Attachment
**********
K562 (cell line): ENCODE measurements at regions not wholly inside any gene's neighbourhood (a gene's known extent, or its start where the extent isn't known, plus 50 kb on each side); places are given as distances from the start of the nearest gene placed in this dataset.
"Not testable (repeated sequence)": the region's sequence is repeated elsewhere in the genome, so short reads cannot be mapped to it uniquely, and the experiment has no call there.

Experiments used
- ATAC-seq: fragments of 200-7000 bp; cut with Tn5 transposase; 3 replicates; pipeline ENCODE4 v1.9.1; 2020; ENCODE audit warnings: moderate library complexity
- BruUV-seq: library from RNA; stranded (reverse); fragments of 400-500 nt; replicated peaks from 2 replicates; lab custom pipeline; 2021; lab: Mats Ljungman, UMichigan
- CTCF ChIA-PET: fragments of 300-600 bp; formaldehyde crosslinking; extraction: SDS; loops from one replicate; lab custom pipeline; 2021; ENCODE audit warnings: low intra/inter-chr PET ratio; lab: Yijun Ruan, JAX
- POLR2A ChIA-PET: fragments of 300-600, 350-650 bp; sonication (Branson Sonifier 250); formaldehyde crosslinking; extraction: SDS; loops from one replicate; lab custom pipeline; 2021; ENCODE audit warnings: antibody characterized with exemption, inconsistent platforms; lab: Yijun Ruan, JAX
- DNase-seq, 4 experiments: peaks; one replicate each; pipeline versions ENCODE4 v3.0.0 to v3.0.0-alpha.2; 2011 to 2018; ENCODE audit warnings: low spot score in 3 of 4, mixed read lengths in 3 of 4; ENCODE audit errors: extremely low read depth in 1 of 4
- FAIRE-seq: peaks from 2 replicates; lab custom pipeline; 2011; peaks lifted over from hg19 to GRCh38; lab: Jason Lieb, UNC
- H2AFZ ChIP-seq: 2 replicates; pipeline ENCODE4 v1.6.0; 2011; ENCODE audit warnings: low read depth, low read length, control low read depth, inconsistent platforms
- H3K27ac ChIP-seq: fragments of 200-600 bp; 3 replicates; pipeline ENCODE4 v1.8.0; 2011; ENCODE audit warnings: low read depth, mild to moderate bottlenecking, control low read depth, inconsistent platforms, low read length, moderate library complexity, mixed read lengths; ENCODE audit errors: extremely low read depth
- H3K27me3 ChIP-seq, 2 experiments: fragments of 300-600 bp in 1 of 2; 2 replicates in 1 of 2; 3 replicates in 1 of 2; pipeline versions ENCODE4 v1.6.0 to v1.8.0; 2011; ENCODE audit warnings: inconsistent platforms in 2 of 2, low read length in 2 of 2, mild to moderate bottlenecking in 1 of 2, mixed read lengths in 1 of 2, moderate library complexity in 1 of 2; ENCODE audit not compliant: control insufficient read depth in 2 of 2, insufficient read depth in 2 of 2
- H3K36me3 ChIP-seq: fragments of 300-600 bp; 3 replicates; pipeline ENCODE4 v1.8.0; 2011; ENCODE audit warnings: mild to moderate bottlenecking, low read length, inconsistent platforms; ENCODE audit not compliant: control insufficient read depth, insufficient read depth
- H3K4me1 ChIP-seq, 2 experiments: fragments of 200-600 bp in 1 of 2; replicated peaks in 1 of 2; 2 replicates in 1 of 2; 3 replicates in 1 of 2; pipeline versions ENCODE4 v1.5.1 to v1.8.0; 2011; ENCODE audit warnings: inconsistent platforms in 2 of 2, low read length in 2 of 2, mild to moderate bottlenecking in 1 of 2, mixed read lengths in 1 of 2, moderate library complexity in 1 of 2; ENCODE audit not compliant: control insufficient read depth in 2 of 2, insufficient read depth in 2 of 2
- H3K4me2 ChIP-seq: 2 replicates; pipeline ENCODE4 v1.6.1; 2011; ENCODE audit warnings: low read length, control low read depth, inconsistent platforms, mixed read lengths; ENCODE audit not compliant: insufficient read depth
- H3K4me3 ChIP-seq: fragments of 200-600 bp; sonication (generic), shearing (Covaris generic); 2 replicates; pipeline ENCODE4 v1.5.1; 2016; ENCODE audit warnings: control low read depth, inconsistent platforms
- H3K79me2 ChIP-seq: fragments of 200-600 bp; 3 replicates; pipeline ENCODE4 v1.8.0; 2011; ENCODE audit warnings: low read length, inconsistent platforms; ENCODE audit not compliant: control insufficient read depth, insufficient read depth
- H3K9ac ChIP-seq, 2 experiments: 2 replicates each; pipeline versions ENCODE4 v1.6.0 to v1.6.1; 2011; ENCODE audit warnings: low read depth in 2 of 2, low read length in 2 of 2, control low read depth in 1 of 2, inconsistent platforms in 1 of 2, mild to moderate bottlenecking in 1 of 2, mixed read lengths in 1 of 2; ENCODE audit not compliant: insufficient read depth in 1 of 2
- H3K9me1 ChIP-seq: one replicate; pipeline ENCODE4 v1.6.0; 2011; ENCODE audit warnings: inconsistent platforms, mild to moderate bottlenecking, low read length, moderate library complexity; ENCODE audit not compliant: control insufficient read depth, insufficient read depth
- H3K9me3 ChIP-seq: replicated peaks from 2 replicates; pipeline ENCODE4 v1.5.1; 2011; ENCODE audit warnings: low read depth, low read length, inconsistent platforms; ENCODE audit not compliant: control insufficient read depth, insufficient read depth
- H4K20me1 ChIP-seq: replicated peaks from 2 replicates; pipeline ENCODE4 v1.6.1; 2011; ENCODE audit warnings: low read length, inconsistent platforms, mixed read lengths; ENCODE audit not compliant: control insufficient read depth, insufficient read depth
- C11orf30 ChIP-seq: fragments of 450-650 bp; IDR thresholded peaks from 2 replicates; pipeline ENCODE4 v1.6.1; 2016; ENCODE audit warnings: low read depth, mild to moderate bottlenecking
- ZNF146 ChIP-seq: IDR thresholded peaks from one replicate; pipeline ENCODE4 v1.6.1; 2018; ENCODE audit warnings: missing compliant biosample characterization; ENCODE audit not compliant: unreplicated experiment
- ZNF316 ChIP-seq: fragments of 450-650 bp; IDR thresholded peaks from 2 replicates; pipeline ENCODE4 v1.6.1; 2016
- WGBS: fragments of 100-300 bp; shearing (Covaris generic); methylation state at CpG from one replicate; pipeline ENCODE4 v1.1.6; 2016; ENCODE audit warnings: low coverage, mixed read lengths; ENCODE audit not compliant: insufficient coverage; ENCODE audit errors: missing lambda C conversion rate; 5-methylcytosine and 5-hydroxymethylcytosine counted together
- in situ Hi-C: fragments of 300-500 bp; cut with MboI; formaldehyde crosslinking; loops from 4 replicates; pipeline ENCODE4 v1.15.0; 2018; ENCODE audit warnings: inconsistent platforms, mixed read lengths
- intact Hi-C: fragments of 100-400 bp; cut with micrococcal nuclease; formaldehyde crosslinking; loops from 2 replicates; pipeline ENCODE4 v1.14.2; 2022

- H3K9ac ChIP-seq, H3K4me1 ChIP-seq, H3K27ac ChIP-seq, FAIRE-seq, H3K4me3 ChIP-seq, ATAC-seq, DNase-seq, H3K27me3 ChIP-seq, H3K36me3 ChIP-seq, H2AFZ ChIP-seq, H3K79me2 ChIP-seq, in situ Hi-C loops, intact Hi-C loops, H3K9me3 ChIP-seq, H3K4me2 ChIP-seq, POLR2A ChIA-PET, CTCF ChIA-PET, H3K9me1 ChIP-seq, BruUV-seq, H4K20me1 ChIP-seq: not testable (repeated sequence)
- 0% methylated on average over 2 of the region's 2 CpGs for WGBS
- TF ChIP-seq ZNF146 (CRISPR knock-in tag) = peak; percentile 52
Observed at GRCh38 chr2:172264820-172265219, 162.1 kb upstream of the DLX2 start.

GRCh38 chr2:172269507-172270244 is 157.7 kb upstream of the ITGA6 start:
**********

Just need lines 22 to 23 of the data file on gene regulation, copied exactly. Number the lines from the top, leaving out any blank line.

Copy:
- C11orf30 ChIP-seq: fragments of 450-650 bp; IDR thresholded peaks from 2 replicates; pipeline ENCODE4 v1.6.1; 2016; ENCODE audit warnings: low read depth, mild to moderate bottlenecking
- ZNF146 ChIP-seq: IDR thresholded peaks from one replicate; pipeline ENCODE4 v1.6.1; 2018; ENCODE audit warnings: missing compliant biosample characterization; ENCODE audit not compliant: unreplicated experiment